SCOTTSDALE, Ariz. -- While Josh Collmenter was busy leading Homer High School to the only undefeated state championship in Michigan history, the future D-backs right-hander was unaware of the uniqueness of his delivery.
"The first time I figured it out, I was watching it on tape," Collmenter said. "Right before I graduated high school, my mom had some film. That was the first time I realized how over-the-top I threw."
Growing up in a small town about an hour west of Ann Arbor -- Homer has a population of less than 2,000 -- Collmenter never received any formal coaching. Instead, he learned about pitching by watching games on TV and reading about different grips in Sports Illustrated. As for Collmenter's throwing motion, that developed from tossing a far more dangerous implement than a baseball.
"The closest thing it resembles is throwing tomahawks," he said.
There happened to be one laying around the house, and Collmenter and his brothers would toss it around to entertain themselves.
"We'd go out and try to kill snakes and stuff with it or just try and get it to stick in a tree. It was something we did. Grew up in the country, so you just kind of create games to do to occupy the time."
Mike Villano, who was Collmenter's pitching coach at Central Michigan Univeristy, began to keep tabs on the right-hander during his junior year at Homer High. Villano recalls being intrigued by Collmenter, in part because of the deception and the downhill angles his throwing motion created, but also because of the way the young pitcher carried himself.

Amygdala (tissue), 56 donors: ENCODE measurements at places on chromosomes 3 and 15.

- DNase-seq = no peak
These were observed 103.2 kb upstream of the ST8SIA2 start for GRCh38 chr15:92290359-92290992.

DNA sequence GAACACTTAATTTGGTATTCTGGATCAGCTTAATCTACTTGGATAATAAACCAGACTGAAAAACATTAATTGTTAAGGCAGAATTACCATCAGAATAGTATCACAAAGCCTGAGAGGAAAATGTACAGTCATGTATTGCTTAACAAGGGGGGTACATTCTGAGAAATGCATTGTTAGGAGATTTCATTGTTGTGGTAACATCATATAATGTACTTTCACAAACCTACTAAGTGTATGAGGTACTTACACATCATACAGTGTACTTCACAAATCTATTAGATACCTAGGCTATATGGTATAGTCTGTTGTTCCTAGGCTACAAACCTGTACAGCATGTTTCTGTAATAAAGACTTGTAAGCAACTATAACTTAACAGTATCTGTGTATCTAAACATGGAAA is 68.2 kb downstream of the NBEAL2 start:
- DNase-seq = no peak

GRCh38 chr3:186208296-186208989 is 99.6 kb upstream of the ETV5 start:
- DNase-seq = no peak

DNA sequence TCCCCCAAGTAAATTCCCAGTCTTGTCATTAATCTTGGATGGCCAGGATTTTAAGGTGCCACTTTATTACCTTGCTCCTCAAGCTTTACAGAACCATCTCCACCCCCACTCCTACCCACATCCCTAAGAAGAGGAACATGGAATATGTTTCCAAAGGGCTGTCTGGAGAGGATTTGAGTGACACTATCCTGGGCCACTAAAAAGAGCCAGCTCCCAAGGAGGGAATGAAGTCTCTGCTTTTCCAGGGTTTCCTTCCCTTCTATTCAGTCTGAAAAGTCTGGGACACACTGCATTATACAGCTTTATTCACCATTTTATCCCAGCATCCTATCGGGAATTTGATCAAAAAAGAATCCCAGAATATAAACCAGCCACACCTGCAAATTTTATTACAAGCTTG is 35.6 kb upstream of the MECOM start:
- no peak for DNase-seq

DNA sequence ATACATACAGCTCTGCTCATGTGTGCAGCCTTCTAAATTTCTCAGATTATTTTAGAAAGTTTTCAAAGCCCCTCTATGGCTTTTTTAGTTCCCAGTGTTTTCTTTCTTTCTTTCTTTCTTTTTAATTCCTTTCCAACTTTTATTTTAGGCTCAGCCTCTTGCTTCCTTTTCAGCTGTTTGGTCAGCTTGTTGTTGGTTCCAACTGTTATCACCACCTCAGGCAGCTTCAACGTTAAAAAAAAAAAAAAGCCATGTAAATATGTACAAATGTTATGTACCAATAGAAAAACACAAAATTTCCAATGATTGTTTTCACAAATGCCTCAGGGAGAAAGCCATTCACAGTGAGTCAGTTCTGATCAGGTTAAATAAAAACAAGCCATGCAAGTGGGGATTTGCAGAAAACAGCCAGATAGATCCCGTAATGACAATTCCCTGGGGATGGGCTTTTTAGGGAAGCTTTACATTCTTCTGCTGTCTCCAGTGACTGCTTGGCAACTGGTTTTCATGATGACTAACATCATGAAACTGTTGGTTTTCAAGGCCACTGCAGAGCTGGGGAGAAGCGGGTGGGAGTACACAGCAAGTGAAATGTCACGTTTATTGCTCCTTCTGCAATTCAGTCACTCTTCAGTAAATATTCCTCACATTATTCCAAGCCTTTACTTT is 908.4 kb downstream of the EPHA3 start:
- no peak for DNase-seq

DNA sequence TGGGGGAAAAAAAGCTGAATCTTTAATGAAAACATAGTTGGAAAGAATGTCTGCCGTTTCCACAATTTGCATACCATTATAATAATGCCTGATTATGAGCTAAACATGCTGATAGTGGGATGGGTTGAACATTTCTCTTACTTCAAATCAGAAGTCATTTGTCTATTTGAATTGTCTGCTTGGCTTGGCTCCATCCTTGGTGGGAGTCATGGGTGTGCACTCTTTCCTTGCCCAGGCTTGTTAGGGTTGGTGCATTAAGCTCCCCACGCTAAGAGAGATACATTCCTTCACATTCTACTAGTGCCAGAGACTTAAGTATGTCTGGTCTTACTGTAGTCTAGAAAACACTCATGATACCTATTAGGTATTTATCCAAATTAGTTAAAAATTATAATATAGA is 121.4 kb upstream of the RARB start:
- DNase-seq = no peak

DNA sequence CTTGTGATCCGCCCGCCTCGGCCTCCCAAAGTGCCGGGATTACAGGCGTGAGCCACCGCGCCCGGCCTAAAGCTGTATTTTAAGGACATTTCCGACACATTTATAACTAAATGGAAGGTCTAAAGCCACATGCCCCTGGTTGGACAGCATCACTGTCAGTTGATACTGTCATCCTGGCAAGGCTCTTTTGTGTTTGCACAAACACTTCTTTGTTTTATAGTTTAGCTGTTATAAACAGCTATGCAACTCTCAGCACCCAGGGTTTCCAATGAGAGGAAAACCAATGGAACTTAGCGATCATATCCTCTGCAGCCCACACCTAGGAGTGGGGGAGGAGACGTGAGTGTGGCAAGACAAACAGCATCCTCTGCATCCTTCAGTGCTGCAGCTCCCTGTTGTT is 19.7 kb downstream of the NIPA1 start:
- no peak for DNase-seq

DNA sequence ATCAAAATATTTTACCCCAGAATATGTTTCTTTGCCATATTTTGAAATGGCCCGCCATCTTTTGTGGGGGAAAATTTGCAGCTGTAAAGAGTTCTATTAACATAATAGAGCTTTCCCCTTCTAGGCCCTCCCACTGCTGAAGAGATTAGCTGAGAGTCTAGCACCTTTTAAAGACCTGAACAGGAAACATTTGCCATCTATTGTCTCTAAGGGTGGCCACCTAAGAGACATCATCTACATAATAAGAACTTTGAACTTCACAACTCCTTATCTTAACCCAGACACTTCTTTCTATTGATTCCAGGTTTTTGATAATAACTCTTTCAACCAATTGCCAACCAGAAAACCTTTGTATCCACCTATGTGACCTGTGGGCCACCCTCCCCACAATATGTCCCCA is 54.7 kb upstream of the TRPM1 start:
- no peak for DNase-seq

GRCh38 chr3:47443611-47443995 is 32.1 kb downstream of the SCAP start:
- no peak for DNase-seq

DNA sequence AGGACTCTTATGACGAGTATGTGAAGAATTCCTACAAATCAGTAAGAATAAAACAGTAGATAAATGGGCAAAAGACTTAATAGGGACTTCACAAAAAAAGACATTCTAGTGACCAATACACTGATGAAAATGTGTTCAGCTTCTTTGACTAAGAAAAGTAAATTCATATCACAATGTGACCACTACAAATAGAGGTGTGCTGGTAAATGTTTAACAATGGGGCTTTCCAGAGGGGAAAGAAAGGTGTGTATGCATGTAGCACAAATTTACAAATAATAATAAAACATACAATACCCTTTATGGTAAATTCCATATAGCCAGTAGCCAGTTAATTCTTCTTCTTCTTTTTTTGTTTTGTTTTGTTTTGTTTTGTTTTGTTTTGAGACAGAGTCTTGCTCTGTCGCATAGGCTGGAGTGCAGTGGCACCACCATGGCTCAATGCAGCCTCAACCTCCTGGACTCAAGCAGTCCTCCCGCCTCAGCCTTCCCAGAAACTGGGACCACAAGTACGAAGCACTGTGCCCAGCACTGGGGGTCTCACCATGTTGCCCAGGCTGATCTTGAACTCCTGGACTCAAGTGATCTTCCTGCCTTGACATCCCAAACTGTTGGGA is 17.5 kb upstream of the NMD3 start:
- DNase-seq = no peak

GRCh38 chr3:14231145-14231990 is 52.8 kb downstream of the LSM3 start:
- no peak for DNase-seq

In Collmenter's senior year, Homer went 38-0 en route to the state championship.
Collmenter dominated, posting 13 shutouts. However, it wasn't just his performance on the mound that impressed Villano. "I just saw him as a leader of a bunch of kids that never wanted to lose."
After graduating from high school in 2004, Collmenter joined Villano at Central Michigan, where Villano suggested that a changeup would be the perfect complement for his throwing style. Collmenter developed the pitch in the bullpen during his first fall ballgame, and the changeup was an instant success.
According to Villano, Collmenter threw three straight changeups to the first batter he saw to record a strikeout. Villano quickly realized he had a special player on his hands.
"Nobody is going to out-compete him, and nobody is going to out-think him," Villano said.
It didn't stop with the changeup. Villano spent most of his time working with pitchers on their mechanics, but with Collmenter he was able to talk about awareness and the mental side of pitching. Villano encouraged Collmenter to see how much he could get the ball to do what he wanted to do, with the ultimate goal of getting him to the point where he could manipulate hitters into doing what he wanted them to do.
"He had me throw, I'd say no less than 10 different pitches at various times in my career," Collmenter said, "and really the biggest thing was probably just instilling in me the trust and confidence to throw any pitch at any time."
Collmenter said he attributes a lot of his success to his college pitching coach, but Villano is reluctant to take any of the credit.
"The truth is I was a given a kid who was blessed, and more than just physically," Villano said.
In the end, Collmenter may hurl baseballs like tomahawks, but in his former coach's eyes, it's what he does mentally that matters most.
"Half the battle is trusting yourself and trusting your ability. That's where other people freak out, and Josh doesn't do that," Villano said.
Nathan Humpherys is an associate reporter for MLB.com. This story was not subject to the approval of Major League Baseball or its clubs.